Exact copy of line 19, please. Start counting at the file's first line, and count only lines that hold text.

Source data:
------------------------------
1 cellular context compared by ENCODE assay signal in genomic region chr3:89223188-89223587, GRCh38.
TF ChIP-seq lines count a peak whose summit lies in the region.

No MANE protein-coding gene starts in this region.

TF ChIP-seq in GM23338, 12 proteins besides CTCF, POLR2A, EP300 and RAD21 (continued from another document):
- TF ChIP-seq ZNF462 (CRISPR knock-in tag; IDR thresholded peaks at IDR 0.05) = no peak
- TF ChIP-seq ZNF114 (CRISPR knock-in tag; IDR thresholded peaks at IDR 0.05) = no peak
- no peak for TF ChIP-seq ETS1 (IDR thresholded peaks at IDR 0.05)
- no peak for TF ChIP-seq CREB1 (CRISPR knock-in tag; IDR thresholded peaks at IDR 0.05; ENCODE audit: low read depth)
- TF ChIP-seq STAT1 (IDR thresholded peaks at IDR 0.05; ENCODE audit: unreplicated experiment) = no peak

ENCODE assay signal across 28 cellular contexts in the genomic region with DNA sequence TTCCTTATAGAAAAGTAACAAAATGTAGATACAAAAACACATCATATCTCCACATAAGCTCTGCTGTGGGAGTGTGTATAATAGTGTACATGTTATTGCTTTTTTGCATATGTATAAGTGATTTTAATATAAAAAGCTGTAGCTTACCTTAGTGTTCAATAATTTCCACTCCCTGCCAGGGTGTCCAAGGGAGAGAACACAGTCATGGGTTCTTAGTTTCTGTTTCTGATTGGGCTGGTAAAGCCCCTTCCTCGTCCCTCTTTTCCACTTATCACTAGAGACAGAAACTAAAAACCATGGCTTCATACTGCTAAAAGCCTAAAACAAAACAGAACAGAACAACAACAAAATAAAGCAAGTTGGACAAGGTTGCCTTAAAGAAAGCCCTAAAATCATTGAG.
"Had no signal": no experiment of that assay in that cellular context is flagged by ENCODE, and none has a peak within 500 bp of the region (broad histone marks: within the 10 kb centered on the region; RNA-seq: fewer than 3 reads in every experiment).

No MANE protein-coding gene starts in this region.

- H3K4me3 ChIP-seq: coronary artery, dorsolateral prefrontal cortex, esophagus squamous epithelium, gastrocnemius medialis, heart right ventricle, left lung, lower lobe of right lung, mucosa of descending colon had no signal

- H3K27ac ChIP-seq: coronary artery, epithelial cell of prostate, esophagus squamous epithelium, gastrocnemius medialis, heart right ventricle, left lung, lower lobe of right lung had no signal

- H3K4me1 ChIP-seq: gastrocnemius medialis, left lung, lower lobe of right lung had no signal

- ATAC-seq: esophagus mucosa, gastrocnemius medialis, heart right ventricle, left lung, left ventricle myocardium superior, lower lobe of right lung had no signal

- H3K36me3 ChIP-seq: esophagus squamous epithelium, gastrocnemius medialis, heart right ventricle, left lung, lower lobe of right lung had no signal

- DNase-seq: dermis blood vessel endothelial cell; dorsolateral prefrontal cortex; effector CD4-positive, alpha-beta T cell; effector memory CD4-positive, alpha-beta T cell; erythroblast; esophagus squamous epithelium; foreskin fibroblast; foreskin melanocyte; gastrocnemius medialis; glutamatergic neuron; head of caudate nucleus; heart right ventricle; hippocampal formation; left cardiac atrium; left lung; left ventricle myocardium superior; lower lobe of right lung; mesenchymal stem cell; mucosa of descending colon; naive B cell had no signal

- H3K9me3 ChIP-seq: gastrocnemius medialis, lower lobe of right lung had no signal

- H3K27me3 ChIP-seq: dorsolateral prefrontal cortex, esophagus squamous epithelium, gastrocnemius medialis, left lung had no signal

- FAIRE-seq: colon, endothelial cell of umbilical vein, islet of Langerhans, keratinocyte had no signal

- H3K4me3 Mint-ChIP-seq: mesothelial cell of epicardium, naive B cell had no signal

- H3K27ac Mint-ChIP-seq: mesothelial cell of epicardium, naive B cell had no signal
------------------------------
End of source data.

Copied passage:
- H3K9me3 ChIP-seq: gastrocnemius medialis, lower lobe of right lung had no signal